Let freedom ring from every hill and molehill of Mississippi.
        From every mountainside, let freedom ring.

        And when this happens, when we allow freedom ring, when we let it ring from every village and every hamlet, from every state and every city, we will be able to
    speed up that day when all of God's children, black men and white men, Jews and Gentiles, Protestants and Catholics, will be able to join hands and sing in the
    words of the old Negro spiritual:

        Free at last! free at last!

        Thank God Almighty, we are free at last!
    我的終極目標:考啥啥會,蒙啥啥對!

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    謝謝 分享

    謝謝    分享  !~~

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    我是初學者,文章看著好暈眼.

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    如果有錄音就好了!有些單詞不會啊!

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    堪稱經典!!   要配帶錄音就更好了!

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    有些單詞不會呀,可否標一標

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    今天,我高興地同大家一起,參加這次將成為我國歷史上為了爭取自由而舉行的最偉大的示威集會。
    100年前,一位偉大的美國人——今天我們就站在他象征性的身影下——簽署了《解放宣言》。這項重要法令的頒布,對于千百萬灼烤于非正義殘焰中的黑奴,猶如帶來希望之光的碩大燈塔,恰似結束漫漫長夜禁錮的歡暢黎明。
    然而,100年后,黑人依然沒有獲得自由。100年后,黑人依然悲慘地蹣跚于種族隔離和種族歧視的枷鎖之下。100年后,黑人依然生活在物質繁榮翰海的貧困孤島上。100年后,黑人依然在美國社會中間向隅而泣,依然感到自己在國土家園中流離漂泊。所以,我們今天來到這里,要把這駭人聽聞的情況公諸于眾。
    從某種意義上說,我們來到國家的首都是為了兌現一張支票。我們共和國的締造者在擬寫憲法和獨立宣言的輝煌篇章時,就簽署了一張每一個美國人都能繼承的期票。這張期票向所有人承諾——不論白人還是黑人——都享有不可讓渡的生存權、自由權和追求幸福權。
    然而,今天美國顯然對她的有色公民拖欠著這張期票。美國沒有承兌這筆神圣的債務,而是開始給黑人一張空頭支票——一張蓋著“資金不足”的印戳被退回的支票。但是,我們決不相信正義的銀行會破產。我們決不相信這個國家巨大的機會寶庫會資金不足。
    因此,我們來兌現這張支票。這張支票將給我們以寶貴的自由和正義的保障。
    我們來到這塊圣地還為了提醒美國:現在正是萬分緊急的時刻。現在不是從容不迫悠然行事或服用漸進主義鎮靜劑的時候。現在是實現民主諾言的時候。現在是走出幽暗荒涼的種族隔離深谷,踏上種族平等的陽關大道的時候。現在是使我們國家走出種族不平等的流沙,踏上充滿手足之情的磐石的時候。現在是使上帝所有孩子真正享有公正的時候。
    忽視這一時刻的緊迫性,對于國家將會是致命的。自由平等的朗朗秋日不到來,黑人順情合理哀怨的酷暑就不會過去。1963年不是一個結束,而是一個開端。
    如果國家依然我行我素,那些希望黑人只需出出氣就會心滿意足的人將大失所望。在黑人得到公民權之前,美國既不會安寧,也不會平靜。反抗的旋風將繼續震撼我們國家的基石,直至光輝燦爛的正義之日來臨。
    但是,對于站在通向正義之宮艱險門檻上的人們,有一些話我必須要說。在我們爭取合法地位的過程中,切不要錯誤行事導致犯罪。我們切不要吞飲仇恨辛酸的苦酒,來解除對于自由的飲渴。
    我們應該永遠得體地、紀律嚴明地進行斗爭。我們不能容許我們富有創造性的抗議淪為暴力行動。我們應該不斷升華到用靈魂力量對付肉體力量的崇高境界。
    席卷黑人社會的新的奇跡般的戰斗精神,不應導致我們對所有白人的不信任——因為許多白人兄弟已經認識到:他們的命運同我們的命運緊密相連,他們的自由同我們的自由休戚相關。他們今天來到這里參加集會就是明證。
    我們不能單獨行動。當我們行動時,我們必須保證勇往直前。我們不能后退。有人問熱心民權運動的人:“你們什么時候會感到滿意?”只要黑人依然是不堪形容的警察暴行恐怖的犧牲品,我們就決不會滿意。只要我們在旅途勞頓后,卻被公路旁汽車游客旅社和城市旅館拒之門外,我們就決不會滿意。只要黑人的基本活動范圍只限于從狹小的黑人居住區到較大的黑人居住區,我們就決不會滿意。只要我們的孩子被“僅供白人”的牌子剝奪個性,損毀尊嚴,我們就決不會滿意。只要密西西比州的黑人不能參加選舉,紐約州的黑人認為他們與選舉毫不相干,我們就決不會滿意。不,不,我們不會滿意,直至公正似水奔流,正義如泉噴涌。
    我并非沒有注意到你們有些人歷盡艱難困苦來到這里。你們有些人剛剛走出狹小的牢房。有些人來自因追求自由而遭受迫害風暴襲擊和警察暴虐狂飆摧殘的地區。你們飽經風霜,歷盡苦難。繼續努力吧,要相信:無辜受苦終得拯救。
    回到密西西比去吧;回到亞拉巴馬去吧;回到南卡羅來納去吧;回到佐治亞去吧;回到路易斯安那去吧;回到我們北方城市中的貧民窟和黑人居住區去吧。要知道,這種情況能夠而且將會改變。我們切不要在絕望的深淵里沉淪。
    朋友們,今天我要對你們說,盡管眼下困難重重,但我依然懷有一個夢。這個夢深深植根于美國夢之中。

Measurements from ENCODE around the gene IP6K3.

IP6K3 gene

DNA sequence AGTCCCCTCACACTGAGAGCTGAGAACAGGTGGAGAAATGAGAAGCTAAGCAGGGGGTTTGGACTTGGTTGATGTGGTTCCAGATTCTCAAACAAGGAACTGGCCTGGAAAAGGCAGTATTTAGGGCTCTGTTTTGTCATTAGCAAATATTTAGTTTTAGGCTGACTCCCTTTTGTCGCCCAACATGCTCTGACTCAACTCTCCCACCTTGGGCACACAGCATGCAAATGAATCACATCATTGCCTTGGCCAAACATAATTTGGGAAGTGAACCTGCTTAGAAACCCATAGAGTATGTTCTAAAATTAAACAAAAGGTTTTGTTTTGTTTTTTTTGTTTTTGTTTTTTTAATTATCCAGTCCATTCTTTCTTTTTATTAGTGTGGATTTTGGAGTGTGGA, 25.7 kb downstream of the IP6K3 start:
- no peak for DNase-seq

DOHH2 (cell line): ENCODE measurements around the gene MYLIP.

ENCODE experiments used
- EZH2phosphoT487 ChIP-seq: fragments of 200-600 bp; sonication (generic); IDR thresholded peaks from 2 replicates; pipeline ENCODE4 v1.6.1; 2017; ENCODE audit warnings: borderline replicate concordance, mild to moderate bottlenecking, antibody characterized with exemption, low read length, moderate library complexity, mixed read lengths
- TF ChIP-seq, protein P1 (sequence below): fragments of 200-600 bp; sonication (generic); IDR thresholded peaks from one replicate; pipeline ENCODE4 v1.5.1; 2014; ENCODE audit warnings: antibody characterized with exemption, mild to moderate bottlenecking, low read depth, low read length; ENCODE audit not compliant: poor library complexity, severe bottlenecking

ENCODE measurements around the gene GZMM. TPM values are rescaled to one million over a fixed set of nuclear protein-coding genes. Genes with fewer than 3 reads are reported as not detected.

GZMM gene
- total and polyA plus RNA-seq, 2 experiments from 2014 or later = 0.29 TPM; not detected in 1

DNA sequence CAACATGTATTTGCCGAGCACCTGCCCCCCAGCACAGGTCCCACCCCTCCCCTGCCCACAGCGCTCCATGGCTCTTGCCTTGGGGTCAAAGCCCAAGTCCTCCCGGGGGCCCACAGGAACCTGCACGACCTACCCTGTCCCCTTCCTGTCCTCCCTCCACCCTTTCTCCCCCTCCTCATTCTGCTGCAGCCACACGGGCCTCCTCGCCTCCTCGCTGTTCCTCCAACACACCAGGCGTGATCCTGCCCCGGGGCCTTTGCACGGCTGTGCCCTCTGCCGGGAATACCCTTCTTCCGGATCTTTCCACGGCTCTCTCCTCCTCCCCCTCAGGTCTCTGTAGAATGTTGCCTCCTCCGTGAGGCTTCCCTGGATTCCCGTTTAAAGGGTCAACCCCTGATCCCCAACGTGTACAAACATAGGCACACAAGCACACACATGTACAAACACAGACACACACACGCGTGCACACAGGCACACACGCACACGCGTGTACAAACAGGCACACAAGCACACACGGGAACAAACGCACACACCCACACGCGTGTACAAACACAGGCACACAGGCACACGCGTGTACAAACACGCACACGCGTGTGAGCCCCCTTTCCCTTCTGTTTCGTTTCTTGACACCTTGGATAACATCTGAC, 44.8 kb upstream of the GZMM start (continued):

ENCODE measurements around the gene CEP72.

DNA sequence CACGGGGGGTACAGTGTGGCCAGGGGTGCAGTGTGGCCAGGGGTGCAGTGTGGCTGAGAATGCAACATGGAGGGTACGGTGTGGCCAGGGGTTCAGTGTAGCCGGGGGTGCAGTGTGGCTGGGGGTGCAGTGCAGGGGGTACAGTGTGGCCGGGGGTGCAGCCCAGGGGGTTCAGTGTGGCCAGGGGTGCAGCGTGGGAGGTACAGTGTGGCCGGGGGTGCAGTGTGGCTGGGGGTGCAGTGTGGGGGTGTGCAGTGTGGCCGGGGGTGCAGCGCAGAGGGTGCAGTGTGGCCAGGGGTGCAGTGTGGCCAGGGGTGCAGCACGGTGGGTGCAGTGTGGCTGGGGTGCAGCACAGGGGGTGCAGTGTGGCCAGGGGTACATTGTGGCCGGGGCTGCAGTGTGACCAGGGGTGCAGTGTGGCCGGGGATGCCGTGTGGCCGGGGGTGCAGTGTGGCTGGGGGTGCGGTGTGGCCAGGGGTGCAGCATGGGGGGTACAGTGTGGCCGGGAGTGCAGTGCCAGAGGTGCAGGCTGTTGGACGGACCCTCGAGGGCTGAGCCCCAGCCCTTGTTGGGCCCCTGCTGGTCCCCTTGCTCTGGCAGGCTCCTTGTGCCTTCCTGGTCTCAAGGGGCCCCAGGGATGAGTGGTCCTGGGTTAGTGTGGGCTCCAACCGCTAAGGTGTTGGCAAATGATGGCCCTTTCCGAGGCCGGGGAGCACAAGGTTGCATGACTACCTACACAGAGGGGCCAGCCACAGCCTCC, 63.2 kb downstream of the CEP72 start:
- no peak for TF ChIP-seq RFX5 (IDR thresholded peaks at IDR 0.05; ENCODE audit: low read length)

我夢想有一天,這個國家將會奮起,實現其立國信條的真諦:“我們認為這些真理不言而喻:人人生而平等。”
    我夢想有一天,在佐治亞州的紅色山崗上,昔日奴隸的兒子能夠同昔日奴隸主的兒子同席而坐,親如手足。
    我夢想有一天,甚至連密西西比州——一個非正義和壓迫的熱浪逼人的荒漠之州,也會改造成為自由和公正的青青綠洲。
    我夢想有一天,我的四個小女兒將生活在一個不是以皮膚的顏色,而是以品格的優劣作為評判標準的國家里。
    我今天懷有一個夢。
    我夢想有一天,亞拉巴馬州會有所改變——盡管該州州長現在仍滔滔不絕地說什么要對聯邦法令提出異議和拒絕執行——在那里,黑人兒童能夠和白人兒童兄弟姐妹般地攜手并行。
    我今天懷有一個夢。
    我夢想有一天,深谷彌合,高山夷平,歧路化坦途,曲徑成通衢,上帝的光華再現,普天下生靈共謁。
    這是我們的希望。這是我將帶回南方去的信念。有了這個信念,我們就能從絕望之山開采出希望之石。有了這個信念,我們就能把這個國家的嘈雜刺耳的爭吵聲,變為充滿手足之情的悅耳交響曲。有了這個信念,我們就能一同工作,一同祈禱,一同斗爭,一同入獄,一同維護自由,因為我們知道,我們終有一天會獲得自由。
    到了這一天,上帝的所有孩子都能以新的含義高唱這首歌:
    我的祖國,可愛的自由之邦,我為您歌唱。這是我祖先終老的地方,這是早期移民自豪的地方,讓自由之聲,響徹每一座山崗。
    如果美國要成為偉大的國家,這一點必須實現。因此,讓自由之聲響徹新罕布什爾州的巍峨高峰!
    讓自由之聲響徹紐約州的崇山峻嶺!
    讓自由之聲響徹賓夕法尼亞州的阿勒格尼高峰!
    讓自由之聲響徹科羅拉多州冰雪皚皚的洛基山!
    讓自由之聲響徹加利福尼亞州的婀娜群峰!
    不,不僅如此;讓自由之聲響徹佐治亞州的石山!
    讓自由之聲響徹田納西州的望山!
    讓自由之聲響徹密西西比州的一座座山峰,一個個土丘!
    讓自由之聲響徹每一個山崗!
    當我們讓自由之聲轟響,當我們讓自由之聲響徹每一個大村小莊,每一個州府城鎮,我們就能加速這一天的到來。那時,上帝的所有孩子,黑人和白人,猶太教徒和非猶太教徒,耶穌教徒和天主教徒,將能攜手同唱那首古老的黑人靈歌:“終于自由了!終于自由了!感謝全能的上帝,我們終于自由了!”

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    我是新成員,希望大家以后多多關照。 :
    以上的‘我有一個夢想’是高中語文課本上的吧。
    好厲害啊,都翻譯出來了!

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    經典演講稿:我有一個夢想(I Have a Dream)

    厲害 佩服 啊  真有耐心啊

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    ~~~~~人才
    ωo顛覆了ヾ整個世界`Zんǐ為了擺正伱的倒影...早釔破賥!┊ヤ

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    I  like  it   china  mast   grow  up

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    這篇演講槁很適合背誦的

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    very good

    初學者 以后都很么好的學習方法多多介紹 尤其是英語 my disadvantage
    云升龍 風聲虎

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    看著這篇文章頭有點兒暈,不過能把這篇文章全翻譯出來,實在是不簡單吶!(=@__@=)

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    看著這篇文章頭有點兒暈,不過能把這篇文章全翻譯出來,實在是不簡單吶!(=@__@=)

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     21 12
    發新話題